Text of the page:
The Hangover, my version

 

washinghairDecember 31 — the last night of what had been a peculiar year, to say the least– I watched the hours and minutes run down with my typical celebration. A few hours earlier in the evening, I did what many a wishful thinker would, rushed out to the local convenience store and bought a lottery ticket. There had been cosmic signs all week prior about the appearance of a certain number that would be the key with my name on it to unlocking the million-dollar win. I did this despite a conversation with the Great Cosmic Voice that had told me earlier in the year I was free to buy lottery tickets for my own amusement but I wasn’t going to win. Yet, since a certain number kept appearing, it being the number nine, I decided that maybe there as a bit of a wobble in the space-time continuum that would let me slip through. Or maybe, I could cheat using clever insight. After all, the individual digits in the year 2016 add up to nine.

Anticipation of the result of my little amusement was more interesting to me than TV news flashes of mass midnight celebrations the world over, made effervescent by firework artistry. There was no need to keep watch for the clock rolling over to midnight with the usual 10-9-8-7-6-5-4-3-2-1 and musical break out of Auld Lang Syne. Like a World Cup soccer match, so many millions are fixed on a moment that you can feel when it happens without having to be tied to a television screen or radio. Instead, my media report had to be about whether or not those numbers sussed out from the ether would change my 2017.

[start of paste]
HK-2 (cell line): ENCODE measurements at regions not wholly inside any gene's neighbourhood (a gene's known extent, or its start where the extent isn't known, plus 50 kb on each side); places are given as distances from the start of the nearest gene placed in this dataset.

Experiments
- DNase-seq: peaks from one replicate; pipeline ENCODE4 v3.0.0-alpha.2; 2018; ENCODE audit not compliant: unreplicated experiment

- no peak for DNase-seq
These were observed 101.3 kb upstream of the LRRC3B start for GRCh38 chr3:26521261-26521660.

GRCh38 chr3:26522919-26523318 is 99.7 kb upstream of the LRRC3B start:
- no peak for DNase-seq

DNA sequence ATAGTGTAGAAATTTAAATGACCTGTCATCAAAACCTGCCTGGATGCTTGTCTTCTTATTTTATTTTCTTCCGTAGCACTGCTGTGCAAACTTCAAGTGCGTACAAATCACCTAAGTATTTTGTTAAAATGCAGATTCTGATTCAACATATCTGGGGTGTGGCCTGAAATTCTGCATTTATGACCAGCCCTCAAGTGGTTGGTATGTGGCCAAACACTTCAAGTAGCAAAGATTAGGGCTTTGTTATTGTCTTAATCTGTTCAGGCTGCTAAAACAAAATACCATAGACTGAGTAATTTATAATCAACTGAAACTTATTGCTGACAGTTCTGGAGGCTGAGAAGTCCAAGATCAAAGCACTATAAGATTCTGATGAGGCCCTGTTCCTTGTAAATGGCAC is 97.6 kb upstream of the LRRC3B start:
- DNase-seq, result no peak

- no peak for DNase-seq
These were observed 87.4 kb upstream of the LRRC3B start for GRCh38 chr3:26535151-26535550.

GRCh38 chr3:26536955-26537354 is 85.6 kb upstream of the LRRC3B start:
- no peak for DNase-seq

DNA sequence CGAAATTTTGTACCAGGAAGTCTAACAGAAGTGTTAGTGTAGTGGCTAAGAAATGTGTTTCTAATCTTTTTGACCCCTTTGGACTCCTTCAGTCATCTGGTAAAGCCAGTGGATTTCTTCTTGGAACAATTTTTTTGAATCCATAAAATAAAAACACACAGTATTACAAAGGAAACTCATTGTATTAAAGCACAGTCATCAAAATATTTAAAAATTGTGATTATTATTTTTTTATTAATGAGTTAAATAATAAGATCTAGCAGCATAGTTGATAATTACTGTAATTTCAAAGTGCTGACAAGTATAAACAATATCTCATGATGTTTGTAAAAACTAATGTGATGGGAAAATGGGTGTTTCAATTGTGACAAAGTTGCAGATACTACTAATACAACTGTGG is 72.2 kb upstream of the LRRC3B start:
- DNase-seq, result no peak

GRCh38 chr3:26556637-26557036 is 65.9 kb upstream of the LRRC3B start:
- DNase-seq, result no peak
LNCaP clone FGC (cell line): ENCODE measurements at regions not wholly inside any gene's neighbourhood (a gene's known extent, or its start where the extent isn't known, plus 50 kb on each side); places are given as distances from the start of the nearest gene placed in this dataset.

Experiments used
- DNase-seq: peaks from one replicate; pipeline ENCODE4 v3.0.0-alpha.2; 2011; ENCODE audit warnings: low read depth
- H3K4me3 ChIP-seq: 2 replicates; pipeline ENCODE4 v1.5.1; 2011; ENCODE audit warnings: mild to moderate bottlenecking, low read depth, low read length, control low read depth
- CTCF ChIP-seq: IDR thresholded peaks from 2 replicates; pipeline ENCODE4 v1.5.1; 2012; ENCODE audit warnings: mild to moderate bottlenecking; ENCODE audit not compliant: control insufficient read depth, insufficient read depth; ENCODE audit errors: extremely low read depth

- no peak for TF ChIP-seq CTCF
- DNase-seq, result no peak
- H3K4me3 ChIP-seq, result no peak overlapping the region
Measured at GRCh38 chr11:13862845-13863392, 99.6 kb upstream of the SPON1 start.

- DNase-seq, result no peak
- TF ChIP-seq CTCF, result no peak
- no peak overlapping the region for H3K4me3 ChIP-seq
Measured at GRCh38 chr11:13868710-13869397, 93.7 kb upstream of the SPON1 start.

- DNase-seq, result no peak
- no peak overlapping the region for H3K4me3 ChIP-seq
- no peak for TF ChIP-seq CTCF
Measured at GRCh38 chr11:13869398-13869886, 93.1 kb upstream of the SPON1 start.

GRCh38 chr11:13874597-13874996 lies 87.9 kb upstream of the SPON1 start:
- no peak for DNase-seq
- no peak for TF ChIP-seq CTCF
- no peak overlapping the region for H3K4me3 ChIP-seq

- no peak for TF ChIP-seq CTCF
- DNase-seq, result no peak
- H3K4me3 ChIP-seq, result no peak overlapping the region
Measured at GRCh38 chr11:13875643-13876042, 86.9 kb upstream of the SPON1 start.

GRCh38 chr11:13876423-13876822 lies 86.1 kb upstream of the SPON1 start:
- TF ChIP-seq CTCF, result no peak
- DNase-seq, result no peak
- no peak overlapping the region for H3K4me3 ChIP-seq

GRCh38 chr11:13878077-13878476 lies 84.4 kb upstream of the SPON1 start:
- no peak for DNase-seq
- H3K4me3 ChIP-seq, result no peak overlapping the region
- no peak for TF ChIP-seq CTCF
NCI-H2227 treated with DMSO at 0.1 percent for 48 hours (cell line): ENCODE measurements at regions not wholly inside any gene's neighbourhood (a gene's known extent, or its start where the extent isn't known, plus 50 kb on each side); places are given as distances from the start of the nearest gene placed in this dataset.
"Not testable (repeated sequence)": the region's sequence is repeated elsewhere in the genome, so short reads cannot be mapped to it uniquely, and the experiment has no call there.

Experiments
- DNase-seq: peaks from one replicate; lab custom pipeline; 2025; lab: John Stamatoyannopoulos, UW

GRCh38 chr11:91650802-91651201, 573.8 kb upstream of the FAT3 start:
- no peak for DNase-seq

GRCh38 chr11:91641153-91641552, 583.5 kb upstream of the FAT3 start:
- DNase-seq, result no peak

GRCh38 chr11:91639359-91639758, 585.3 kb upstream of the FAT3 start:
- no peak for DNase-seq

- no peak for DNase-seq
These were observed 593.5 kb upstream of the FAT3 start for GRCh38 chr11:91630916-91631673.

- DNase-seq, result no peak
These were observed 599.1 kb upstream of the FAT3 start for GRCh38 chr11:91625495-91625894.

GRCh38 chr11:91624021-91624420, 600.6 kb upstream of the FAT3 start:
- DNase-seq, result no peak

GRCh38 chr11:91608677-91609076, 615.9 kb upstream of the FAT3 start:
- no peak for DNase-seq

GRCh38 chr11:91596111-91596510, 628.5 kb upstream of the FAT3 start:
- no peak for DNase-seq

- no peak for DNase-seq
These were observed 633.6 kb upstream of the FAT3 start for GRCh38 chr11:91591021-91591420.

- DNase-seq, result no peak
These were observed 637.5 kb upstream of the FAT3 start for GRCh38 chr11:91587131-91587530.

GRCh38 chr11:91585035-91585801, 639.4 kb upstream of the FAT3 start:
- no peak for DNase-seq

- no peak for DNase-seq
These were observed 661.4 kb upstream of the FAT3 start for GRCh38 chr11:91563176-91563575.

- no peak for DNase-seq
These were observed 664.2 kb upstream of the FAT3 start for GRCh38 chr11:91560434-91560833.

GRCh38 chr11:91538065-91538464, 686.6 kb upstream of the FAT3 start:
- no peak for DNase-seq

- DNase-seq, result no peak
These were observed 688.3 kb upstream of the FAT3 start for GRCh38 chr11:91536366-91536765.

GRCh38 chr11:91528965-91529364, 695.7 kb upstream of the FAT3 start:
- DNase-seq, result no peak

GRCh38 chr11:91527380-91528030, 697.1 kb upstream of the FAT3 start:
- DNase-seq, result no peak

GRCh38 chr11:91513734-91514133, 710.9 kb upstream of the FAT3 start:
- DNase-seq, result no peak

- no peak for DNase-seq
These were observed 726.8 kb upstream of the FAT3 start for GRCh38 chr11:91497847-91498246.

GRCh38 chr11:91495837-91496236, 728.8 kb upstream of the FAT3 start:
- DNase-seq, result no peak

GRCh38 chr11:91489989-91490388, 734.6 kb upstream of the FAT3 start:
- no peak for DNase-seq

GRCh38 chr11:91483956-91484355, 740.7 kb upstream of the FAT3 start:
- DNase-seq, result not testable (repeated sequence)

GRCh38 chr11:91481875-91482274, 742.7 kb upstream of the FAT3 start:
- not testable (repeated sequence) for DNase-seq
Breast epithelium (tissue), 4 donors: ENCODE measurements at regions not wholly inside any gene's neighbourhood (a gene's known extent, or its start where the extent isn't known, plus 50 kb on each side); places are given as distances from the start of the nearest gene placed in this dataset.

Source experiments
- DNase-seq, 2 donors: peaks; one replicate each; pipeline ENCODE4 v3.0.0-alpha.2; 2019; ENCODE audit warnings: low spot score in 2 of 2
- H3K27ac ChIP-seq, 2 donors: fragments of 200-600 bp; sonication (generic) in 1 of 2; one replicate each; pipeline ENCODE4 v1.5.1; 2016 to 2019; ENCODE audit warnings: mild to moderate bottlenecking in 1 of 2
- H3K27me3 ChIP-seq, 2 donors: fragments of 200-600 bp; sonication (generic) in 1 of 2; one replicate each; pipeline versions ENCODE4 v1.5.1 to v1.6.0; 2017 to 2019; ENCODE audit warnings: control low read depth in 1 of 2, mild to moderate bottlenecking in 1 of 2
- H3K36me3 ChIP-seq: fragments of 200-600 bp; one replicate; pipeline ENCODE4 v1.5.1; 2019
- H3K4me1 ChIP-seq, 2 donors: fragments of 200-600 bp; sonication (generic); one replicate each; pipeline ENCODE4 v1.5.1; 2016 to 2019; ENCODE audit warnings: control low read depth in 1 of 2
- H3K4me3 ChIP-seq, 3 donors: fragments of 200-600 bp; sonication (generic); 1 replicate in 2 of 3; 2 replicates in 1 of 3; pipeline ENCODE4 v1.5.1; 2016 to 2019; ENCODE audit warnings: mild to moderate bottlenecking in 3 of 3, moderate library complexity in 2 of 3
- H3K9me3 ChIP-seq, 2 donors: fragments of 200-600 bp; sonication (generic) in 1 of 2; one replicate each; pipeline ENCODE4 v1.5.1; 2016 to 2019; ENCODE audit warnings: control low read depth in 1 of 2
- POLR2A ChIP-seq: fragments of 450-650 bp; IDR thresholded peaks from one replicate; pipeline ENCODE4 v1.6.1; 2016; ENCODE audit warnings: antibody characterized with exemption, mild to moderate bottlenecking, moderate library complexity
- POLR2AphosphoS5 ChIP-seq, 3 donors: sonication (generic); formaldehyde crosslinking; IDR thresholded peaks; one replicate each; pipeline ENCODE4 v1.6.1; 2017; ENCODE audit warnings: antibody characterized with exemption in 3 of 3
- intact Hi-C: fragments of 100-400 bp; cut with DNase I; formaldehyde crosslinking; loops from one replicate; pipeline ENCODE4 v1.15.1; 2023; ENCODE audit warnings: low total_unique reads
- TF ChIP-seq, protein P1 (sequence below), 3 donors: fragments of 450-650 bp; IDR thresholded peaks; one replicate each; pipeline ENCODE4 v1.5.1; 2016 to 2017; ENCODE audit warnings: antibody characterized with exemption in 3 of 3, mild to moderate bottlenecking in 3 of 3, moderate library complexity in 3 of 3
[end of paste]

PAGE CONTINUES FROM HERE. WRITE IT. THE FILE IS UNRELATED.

At the stroke of midnight, with the sound of fireworks bursting somewhere in the neighbourhood, there online, appearing first, was the number nine. Nevertheless, all my other clever purmutations of the number failed to present themselves. I had so wanted to have something on the crest of this New Year to be my own version of effervescent fireworks. Instead, I felt deflated.

Checking social media moments later meant looking at short messages which, inbetween wishes for a ‘Happy New Year’, continue to ruminate over the strangeness of the electoral results in the U.S.

Although the sum total of my bubbly consumption on New Year’s Eve consisted of ginger ale thinned with club soda to mitigate the sweetness, I still woke on the first day of 2017 with a post New Year’s Eve hangover — the emotional kind.

Thankfully, January 1 was a sunny day in this region, which helped lessen the despair. The other hangover treatment that made a difference was to take a hot shower and thoroughly wash 2016 out of my hair. washinghair

A note on…

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A fanciful note on the facts of life in the 21st Century…

These days if a young child bypasses the Internet and instead asks the parents were babies come from, they might explain thusly: When a mommy and a daddy meet at university and find out that they really, truly love each other, and after the mommy has her law degree and the daddy gets his MBA, and after they have gotten married, paid off their student loans, bought their first home then traded up to a family-size home, and, provided their income is secure enough that they can afford to pay a nanny and their retirement savings is well underway, they have a baby.

On a completely different note…

Is it true that construction workers and road workers are often seen in groups of three (or more) with one working and two watching because the other two are making sure the one who’s working is doing it correctly and working in relative safety?

On a note of absurdity…

We live in a world where even eyelashes generate their own multi-billion-dollar niche industry, and are taken so seriously that a new mascara stick is being promoted as having a “revolutionary” design. Who would have thought that “mascara” and “revolution” would one day be paired?

Toronto writer and columnist Pat Watson is the author of In Through A Coloured Lens, available for Kindle, tablet or PC at Amazon.com.